Consecration of the Firstborn
13 The Lord spoke to Moses, saying, 2 “Sanctify to Me [that is, set apart for My purpose] every firstborn, the first offspring of every womb among the children of Israel, both of man and of animal; it is Mine.”
3 Moses said to the people, “Remember [solemnly observe and commemorate] this day on which you came out of Egypt, out of the house of bondage and slavery; for by a strong and powerful hand the Lord brought you out of this place. And nothing leavened shall be eaten. 4 On this day in the month Abib, you are about to go onward. 5 And it shall be when the Lord brings you into the land of the Canaanite, the Hittite, the Amorite, the Hivite, and the Jebusite, which He swore to your fathers to give you, a land [of abundance] [a]flowing with milk and honey, that you shall keep and observe this rite (service) in this month. 6 For seven days you shall eat unleavened bread, and on the seventh day there shall be a feast to the Lord. 7 Unleavened bread shall be eaten throughout the seven days; no leavened bread shall be seen with you, nor shall there be leaven within the borders of your territory. 8 You shall explain this to your son on that day, saying, ‘It is because of what the Lord did for me when I came out of Egypt.’ 9 It shall serve as a sign to you on your hand (arm), and as a reminder on your forehead, so that the instruction (law) of the Lord may be in your mouth; for with a strong and powerful hand the Lord brought you out of Egypt. 10 Therefore, you shall keep this ordinance at this time from year to year.
11 “Now it shall be when the Lord brings you into the land of the Canaanite, as He swore to you and your fathers, and gives it to you, 12 you shall set apart and dedicate to the Lord all that first opens the womb. All the firstborn males of your livestock shall be the Lord’s. 13 Every firstborn of a [b]donkey you shall redeem by [substituting] a lamb [as a sacrifice for it], but if you do not [wish to] redeem it, then you shall break its neck; and every firstborn among your sons you shall redeem [that is, “buy back” from God with a suitable sacrifice]. 14 And it shall be when your son asks you in time to come, saying, ‘What does this mean?’ you shall say to him, ‘With a strong and powerful hand the Lord brought us out of Egypt, from the house of bondage and slavery. 15 For it happened, when Pharaoh stubbornly refused to let us go, that the Lord struck every firstborn in the land of Egypt, both the firstborn of man and the firstborn of animal. Therefore, I sacrifice to the Lord all the males, the first [to be born] of every womb, but every firstborn of my sons I redeem.’ 16 So it shall serve as a sign and a reminder on your [left] hand (arm) and as [c]frontlets between your eyes, for by a strong and powerful hand the Lord brought us out of Egypt.”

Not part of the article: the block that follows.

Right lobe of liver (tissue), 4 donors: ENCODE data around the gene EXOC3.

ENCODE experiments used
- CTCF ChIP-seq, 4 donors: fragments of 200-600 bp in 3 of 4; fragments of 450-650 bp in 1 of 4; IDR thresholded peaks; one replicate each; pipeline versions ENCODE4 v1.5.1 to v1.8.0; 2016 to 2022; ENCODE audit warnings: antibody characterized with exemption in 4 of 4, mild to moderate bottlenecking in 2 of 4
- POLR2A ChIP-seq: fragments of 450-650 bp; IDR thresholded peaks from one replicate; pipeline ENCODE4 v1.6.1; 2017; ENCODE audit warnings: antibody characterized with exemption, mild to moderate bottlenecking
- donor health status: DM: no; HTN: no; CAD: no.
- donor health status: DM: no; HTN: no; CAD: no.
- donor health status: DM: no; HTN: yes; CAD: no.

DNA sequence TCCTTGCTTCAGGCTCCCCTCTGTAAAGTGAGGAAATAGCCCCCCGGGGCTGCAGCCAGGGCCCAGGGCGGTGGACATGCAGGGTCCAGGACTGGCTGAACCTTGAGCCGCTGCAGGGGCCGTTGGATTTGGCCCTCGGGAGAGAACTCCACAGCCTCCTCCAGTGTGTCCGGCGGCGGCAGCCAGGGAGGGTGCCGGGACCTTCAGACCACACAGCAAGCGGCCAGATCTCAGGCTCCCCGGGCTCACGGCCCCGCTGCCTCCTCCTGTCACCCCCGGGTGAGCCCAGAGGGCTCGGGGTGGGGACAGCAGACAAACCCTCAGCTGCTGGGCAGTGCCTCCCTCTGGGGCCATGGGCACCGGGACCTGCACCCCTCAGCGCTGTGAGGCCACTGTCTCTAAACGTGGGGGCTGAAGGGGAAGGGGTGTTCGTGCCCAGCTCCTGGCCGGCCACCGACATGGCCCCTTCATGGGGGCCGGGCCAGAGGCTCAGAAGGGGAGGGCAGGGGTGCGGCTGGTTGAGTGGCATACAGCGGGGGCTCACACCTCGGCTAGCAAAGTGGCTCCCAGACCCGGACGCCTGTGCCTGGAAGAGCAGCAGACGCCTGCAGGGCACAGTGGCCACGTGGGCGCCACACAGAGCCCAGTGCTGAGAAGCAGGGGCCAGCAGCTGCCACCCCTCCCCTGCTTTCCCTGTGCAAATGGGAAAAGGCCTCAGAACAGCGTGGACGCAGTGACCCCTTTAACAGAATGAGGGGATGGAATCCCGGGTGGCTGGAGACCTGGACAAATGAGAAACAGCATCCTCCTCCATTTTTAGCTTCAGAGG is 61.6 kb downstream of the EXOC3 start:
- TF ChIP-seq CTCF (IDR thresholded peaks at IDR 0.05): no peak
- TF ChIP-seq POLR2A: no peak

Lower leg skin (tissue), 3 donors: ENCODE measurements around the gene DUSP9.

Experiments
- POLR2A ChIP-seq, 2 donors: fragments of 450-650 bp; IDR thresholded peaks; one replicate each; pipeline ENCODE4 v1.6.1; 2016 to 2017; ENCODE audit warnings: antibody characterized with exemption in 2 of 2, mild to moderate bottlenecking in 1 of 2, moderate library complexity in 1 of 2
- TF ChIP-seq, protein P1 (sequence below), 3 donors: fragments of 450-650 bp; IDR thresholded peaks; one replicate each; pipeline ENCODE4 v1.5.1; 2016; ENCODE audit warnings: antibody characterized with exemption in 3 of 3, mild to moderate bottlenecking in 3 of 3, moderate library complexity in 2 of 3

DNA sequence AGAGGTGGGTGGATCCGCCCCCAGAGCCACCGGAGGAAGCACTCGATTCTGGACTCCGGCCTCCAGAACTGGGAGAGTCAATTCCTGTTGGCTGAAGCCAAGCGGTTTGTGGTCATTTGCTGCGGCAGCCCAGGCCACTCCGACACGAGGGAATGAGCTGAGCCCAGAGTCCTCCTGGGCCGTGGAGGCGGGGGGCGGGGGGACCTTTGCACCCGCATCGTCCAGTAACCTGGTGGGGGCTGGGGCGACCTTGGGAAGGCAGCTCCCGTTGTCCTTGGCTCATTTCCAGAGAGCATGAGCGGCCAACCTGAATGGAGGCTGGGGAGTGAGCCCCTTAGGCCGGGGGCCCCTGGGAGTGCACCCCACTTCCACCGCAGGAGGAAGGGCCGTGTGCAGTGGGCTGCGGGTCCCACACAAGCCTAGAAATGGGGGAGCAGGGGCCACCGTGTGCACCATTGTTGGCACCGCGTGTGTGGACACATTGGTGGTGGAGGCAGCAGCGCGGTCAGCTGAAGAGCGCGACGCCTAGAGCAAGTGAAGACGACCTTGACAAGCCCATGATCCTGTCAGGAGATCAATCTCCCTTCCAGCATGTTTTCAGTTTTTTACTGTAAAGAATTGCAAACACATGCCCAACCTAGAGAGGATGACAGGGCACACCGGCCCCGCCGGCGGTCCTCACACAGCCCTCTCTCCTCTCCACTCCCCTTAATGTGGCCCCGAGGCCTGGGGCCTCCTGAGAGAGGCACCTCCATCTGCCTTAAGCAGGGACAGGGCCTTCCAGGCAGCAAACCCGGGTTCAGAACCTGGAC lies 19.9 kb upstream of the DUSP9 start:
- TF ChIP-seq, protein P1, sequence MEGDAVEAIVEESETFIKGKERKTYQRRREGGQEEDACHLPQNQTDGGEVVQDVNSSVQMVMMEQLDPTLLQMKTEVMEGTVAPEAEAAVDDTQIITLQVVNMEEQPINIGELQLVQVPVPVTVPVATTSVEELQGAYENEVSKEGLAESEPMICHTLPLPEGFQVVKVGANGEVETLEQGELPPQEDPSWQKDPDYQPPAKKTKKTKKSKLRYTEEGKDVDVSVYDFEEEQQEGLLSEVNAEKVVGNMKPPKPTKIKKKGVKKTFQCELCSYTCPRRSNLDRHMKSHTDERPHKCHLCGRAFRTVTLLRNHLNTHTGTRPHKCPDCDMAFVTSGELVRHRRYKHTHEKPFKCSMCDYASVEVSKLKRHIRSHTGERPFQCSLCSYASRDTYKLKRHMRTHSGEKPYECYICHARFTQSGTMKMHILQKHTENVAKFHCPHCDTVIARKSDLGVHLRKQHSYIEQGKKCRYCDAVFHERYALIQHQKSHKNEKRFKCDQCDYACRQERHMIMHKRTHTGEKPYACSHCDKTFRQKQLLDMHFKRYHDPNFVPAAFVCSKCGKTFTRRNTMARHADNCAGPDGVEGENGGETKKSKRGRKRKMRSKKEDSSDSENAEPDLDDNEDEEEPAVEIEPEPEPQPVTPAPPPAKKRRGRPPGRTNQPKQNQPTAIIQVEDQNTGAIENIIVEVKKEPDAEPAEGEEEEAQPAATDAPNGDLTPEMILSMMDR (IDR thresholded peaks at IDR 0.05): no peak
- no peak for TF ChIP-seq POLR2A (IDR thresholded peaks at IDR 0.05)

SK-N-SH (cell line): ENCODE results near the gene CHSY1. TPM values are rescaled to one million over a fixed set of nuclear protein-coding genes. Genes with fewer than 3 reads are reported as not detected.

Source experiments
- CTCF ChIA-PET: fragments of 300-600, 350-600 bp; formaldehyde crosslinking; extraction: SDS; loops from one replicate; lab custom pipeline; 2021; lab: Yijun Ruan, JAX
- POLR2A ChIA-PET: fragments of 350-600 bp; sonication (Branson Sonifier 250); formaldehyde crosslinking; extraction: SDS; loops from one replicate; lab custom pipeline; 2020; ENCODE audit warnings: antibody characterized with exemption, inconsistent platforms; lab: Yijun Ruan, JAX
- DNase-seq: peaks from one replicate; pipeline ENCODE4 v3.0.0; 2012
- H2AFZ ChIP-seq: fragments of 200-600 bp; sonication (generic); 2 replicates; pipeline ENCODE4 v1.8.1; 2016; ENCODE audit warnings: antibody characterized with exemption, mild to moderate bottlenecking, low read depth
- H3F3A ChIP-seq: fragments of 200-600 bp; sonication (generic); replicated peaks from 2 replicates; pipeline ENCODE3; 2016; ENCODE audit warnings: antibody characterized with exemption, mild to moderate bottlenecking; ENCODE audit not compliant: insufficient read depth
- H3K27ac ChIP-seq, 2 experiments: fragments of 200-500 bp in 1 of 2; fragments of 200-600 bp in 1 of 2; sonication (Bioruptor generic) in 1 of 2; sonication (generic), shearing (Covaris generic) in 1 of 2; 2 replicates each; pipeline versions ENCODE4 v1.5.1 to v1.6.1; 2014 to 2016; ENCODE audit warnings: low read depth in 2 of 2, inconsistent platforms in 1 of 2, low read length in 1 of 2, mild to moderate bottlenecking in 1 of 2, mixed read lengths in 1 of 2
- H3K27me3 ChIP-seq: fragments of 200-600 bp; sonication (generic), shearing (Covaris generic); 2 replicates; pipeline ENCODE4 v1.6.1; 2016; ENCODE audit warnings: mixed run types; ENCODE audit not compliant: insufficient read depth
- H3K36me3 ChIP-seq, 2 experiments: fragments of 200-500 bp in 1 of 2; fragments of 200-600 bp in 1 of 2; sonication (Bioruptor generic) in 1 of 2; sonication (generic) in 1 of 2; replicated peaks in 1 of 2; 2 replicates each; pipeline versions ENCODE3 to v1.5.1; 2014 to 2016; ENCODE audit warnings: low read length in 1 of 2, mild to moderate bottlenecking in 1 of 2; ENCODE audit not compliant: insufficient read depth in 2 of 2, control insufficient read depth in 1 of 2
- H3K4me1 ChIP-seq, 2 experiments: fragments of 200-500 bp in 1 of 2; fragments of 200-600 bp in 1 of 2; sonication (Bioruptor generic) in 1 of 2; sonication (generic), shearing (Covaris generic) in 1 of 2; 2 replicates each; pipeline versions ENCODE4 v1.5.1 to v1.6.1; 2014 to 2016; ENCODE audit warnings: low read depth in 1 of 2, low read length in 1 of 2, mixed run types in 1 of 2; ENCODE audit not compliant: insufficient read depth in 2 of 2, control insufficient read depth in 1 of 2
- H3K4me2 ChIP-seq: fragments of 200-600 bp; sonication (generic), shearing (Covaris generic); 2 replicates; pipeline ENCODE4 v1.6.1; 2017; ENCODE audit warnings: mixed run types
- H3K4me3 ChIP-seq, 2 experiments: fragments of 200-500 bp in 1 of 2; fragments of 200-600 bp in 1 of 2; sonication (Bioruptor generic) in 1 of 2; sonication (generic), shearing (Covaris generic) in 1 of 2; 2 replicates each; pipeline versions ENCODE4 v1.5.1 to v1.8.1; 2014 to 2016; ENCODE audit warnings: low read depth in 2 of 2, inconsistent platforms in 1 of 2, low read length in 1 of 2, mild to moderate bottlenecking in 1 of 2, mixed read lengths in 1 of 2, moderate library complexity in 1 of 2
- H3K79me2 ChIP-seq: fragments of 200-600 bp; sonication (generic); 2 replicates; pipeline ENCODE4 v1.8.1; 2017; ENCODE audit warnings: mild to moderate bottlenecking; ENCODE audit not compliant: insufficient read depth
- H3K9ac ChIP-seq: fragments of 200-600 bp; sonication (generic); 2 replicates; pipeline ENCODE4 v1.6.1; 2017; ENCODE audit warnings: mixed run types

God Leads the People
17 So it happened, when Pharaoh let the people go, God did not lead them by way of the land of the Philistines, even though it was nearer; for God said, “The people might change their minds when they see war [that is, that there will be war], and return to Egypt.” 18 But God led the people around by the way of the wilderness toward the [d]Red Sea; the sons of Israel went up in battle array (orderly ranks, marching formation) out of the land of Egypt. 19 Moses took the bones of Joseph with him, for Joseph had solemnly ordered (placed under an oath) the Israelites, saying, “God will assuredly take care of you, and you must carry my bones away from here with you.”(A) 20 They journeyed from Succoth [in Goshen] and camped at Etham on the edge of the wilderness. 21 The [presence of the] Lord was going before them by day in a pillar (column) of cloud to lead them along the way, and in a pillar of fire by night to give them light, so that they could travel by day and by night. 22 He did not withdraw the pillar of cloud by day, nor the pillar of fire by night, from going before the people.
- Exodus 13:5 This phrase referred to the abundant fertility of the land of Canaan. Milk (typically that of goats and sheep) was associated with abundance; “honey” referred mainly to syrups made from dates or grapes and was the epitome of sweetness. Bees’ honey was very rare and was considered the choicest of foods.
- Exodus 13:13 For most Israelites, the donkey would eventually be important for their livelihoods as a work-animal, so God foresaw the need and allowed this exception. Those who had no need for an additional donkey were not required to redeem it, but were to kill it in recognition of God’s right to the firstborn. On the other hand, redemption was of course the only option for a firstborn son. God thereby honors His own right to the firstborn, but at the same time forbids human sacrifice.
- Exodus 13:16 Heb totaphoth, later renamed tefillin (“attachment”) but often called phylacteries (Gr “safeguards”) these came to be small cube-shaped leather pouches which contained tiny parchments of Ex 13:1-16 and Deut 6:4-9; 11:13-21. They were strapped to the forehead and the left forearm of Jewish men (or the right forearm, if a man was left-handed) in obedience to the commands in this verse and Deut 6:8. Phylacteries and the parchments contained in them were very artistically made, and are still worn today by observant Jews during morning services.
- Exodus 13:18 Lit Sea of Reeds. See note 10:19.